Noisy tour groups and souvenir touts are increasingly a cause for concern at the Angkor complex
The ancient stone entrance to Angkor Wat temple is largely obscured by a colourful sea of sun hats and parasols belonging to a throng of tourists, clattering towards it and posing to take group photographs and selfies with iPads every step of the way.
Once inside the ornately decorated walls of one of the most precious heritage sites in the world – the capital of the Khmer empire from the 9th to the 15th century, the snapping of cameras doesn’t stop.
Neither does the sound of tour guides explaining the Cambodian temple complex’s fascinating history to gaggles of tourists in languages ranging from Spanish to Chinese.
“I wish there were fewer people,” complains Isabelle, a 23-year-old tourist from Chile, who hasn’t come as part of a group. “But it’s so beautiful that I understand.”
The Chilean student had basically summed up the conundrum posed by mass tourism at Angkor.
Angkor has only become a mass attraction in the past 15 years – following the end of Cambodia’s long civil war.
While it is a boon for the poor nation’s economy, tourism has had some detrimental effects on the temple complex, ranging from the encroachment of the nearby tourist town of Siem Reap and problems with shaky foundations to some graffiti on the walls.
In the past four years alone, the number of tourists visiting Angkor has doubled.
Just over 11,000 saw the complex in January 2010; more than 25,000 came through in the same month this year, according to the Apsara Authority, the government agency that manages the 40,000-hectare archaeological park.
In 2013, more than 2 million people in all visited the site.
Cashing in on this increase are the vendors who, as Cambodian nationals, are allowed into the site for free.
They come daily to ply their wares: Angkor-emblazoned T-shirts, fridge magnets and kitsch miniature temple replicas. There are also beggars and flocks of children touting postcards.
“We got no money to go school,” one child tells a tourist, showing him a range of postcards. “Where you from? Australia? G’day mate!”
One entrepreneur, Minith, has come up with a novel way to make money – charging tourists US$1 (Bt32) each to don a cowboy hat and sit on a horse in front of the temples while their friends take photographs.
Helping a Korean tourist into the horse’s golden saddle, Minith says he makes about $30 dollars a hour from tourists who want a horse photo. That is a huge income when one considers that a third of Cambodia’s population lives below the poverty line.
Ulrich, from Denmark, who’s visiting the temples with his family, says all the people pushing their wares are a “downside” to his visit.
“There are a lot of people who want to sell things and they can be quite aggressive,” he sighs.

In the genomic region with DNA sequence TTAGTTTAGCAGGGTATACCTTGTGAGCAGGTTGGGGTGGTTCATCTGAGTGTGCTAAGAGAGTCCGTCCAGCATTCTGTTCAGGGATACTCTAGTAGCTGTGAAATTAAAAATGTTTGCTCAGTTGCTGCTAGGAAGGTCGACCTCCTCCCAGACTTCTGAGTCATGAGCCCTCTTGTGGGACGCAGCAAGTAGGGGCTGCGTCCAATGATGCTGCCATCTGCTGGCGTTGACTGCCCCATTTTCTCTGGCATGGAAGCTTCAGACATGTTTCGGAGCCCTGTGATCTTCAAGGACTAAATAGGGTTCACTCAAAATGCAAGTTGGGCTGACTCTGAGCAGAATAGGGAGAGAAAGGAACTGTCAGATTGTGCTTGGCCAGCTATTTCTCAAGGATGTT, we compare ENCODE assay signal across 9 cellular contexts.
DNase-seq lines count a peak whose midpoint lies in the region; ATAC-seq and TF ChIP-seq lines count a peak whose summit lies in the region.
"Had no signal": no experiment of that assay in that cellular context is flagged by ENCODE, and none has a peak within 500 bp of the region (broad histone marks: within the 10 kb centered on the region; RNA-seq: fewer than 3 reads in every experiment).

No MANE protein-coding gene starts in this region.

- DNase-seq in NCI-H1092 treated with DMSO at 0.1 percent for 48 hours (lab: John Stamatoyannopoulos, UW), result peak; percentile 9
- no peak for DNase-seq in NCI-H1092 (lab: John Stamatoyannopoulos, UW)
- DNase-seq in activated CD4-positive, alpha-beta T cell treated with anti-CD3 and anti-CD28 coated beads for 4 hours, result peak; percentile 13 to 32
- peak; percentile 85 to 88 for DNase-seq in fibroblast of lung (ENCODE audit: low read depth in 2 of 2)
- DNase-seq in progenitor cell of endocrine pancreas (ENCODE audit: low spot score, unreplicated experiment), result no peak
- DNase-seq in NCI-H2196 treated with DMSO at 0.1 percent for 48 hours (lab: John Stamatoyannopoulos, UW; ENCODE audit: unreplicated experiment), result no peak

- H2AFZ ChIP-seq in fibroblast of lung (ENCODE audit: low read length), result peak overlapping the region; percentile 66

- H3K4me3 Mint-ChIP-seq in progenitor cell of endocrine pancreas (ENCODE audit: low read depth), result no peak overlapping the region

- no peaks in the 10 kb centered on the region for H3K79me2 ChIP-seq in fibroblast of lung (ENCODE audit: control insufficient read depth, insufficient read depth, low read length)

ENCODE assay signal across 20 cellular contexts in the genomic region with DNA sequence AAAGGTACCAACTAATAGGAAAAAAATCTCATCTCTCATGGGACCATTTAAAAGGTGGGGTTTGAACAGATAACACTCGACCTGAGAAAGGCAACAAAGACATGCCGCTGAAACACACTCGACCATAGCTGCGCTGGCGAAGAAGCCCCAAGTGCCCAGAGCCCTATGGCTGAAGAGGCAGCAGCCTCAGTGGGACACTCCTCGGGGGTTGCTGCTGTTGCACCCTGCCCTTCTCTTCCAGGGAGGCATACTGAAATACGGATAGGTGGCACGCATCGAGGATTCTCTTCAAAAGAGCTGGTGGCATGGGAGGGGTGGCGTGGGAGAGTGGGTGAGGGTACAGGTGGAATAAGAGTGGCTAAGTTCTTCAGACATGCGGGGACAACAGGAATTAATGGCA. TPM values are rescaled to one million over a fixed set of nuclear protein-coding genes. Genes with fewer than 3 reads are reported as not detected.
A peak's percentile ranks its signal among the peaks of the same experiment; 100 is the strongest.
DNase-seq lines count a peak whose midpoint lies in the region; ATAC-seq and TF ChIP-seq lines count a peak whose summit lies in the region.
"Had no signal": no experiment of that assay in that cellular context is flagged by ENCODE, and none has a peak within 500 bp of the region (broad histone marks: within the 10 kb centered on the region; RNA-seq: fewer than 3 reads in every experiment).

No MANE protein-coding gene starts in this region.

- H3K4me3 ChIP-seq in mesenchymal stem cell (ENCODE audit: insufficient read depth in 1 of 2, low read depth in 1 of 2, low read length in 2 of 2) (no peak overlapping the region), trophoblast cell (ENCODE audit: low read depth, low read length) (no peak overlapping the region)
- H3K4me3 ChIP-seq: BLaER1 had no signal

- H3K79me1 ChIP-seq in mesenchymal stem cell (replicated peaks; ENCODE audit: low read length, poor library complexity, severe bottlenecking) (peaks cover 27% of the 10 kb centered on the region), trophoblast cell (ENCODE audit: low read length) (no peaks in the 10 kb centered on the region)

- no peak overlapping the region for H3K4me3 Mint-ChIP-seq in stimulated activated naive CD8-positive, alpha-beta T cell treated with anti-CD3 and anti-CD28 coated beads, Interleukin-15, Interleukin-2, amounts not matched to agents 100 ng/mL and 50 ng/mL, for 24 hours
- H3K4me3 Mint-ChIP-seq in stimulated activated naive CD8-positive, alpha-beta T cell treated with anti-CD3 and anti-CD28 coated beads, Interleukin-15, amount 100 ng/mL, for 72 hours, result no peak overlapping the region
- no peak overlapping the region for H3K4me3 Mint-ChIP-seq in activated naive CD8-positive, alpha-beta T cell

At Ta Prohm, a temple half overrun by jungle, tourists have no hope of navigating the atmospheric corridors alone, as Angelina Jolie did in the film “Tomb Raider”, which did its location filming here.
Visitors wait to pass while others take photos in front of the tree-covered walls and some Chinese tourists purchase python-skin drums.
“I can’t photograph the place without the people,” complains Jacopo, 22, who lives in Berlin. “I finally managed to find a place by myself to meditate.”
“I really don’t like it when they ask for money for incense. It’s supposed to be Buddhism,” he adds, referring to the monks who sell incense and blessed red cotton bracelets at shrines inside the temples.
Clement, a 49-year-old tourist from Singapore, is more pragmatic.
“People want to see Angkor like the Great Wall of China,” he said. “But the [numbers of tourists] will destroy it, so it’s chicken and egg.”
Kerya Chau Sun, Apsara Authority spokeswoman, says measures are being taken to reduce the damage caused by so many feet clambering over the ancient buildings.
“For sure there’s more and more tourists and I have to say it’s quite sudden this increase,” she said, adding that Chinese, Korean and other Asian groups were especially likely to join tours. “We need to limit the negative impact.”
“The problem today is the flow – and to distribute people, because you know Angkor is big enough for welcoming everybody, but the problem is they concentrate always in the same temple, same time, same season,” she says.
For that reason, the government has put limits on the numbers of people who can visit certain areas in one day. For example only 100 people at a time are allowed to climb the stairs to the central tower at Angkor Wat and only 300 people are allowed to view the sunset and sunrise each day at Phnom Bakheng, a popular viewing spot.
Guards now prevent graffiti, and the filling in of some of the ancient reservoirs has helped stabilise foundations, she said, adding that another measure could be to ban tour buses and make people walk inside the park instead.
“It’s very important because Angkor is a very spiritual place and with the tourists ... we have to induce them to feel Angkor.”